With tax-gain harvesting, you strategically sell winning investments in years your tax rates are relatively low. Learn more about this advanced investment strategy.

You might be familiar with the term tax-loss harvesting, particularly if you have done any research into robo-advisors. Many of them now offer the service, either to larger account holders, or even across the board. But tax-loss harvesting has a counter strategy, known as tax-gain harvesting.

Tax-gain harvesting vs. tax-loss harvesting

Let’s start by explaining tax-loss harvesting, since it is likely to be the more familiar of the two topics.

Tax-loss harvesting

Tax-loss harvesting involves selling one investment at a loss, in order to offset gains on the sale of other investments. The idea is to use those losses to offset capital gains on winning investment positions and reduce capital gains taxes.

After the losing investment position is sold to generate a loss, you buy into a similar—but not identical—investment position. In doing this, you are creating the loss that offsets your capital gain on the winning investment, while retaining a (similar) position in the losing investment for future growth.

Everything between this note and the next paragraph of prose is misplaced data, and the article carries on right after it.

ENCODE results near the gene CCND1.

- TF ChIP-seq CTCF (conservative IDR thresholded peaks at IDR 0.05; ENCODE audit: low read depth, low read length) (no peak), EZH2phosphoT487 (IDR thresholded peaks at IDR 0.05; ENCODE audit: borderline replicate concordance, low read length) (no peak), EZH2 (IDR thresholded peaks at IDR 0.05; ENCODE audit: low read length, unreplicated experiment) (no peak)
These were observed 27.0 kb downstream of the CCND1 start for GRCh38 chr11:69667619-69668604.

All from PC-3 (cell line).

In a perfect world, you can do this year after year, and never incur capital gains taxes. In the process, you will sell winning investments, and substantially retain losing investments until they become winning investments as well.

Tax-gain harvesting

The flipside of tax-loss harvesting, is tax-gain harvesting. This is a strategy in which you sell winning investments specifically to capture capital gains. So why would you do that, considering that those gains will also a create capital gains tax liability?

Generally, you use tax-gain harvesting when your current capital gains tax rate is lower than what you expect it will be in the future.

That is, you sell a winning investment now and pay the tax (or incur no tax), rather than paying a higher tax at a later date.

The benefits of tax-gain harvesting

Depending upon your own personal income tax situation—as well as the level of potential capital gains in a given year—tax-gain harvesting could save you many thousands of dollars.

Part of this has to do with the fact that there are two (technically three) different rates at which capital gains are taxed. Long-term capital-gains tax rates look like this in 2016 (the tax rate applies to both qualified dividends and the sale of appreciated assets held for longer than one year):

  • 15 percent for single filers with taxable incomes of up to $415,050, and married couples filing jointly with taxable incomes up to $466,950
  • 20 percent for single filers with taxable incomes exceeding $415,050, and married couples filing jointly with taxable incomes exceeding $466,950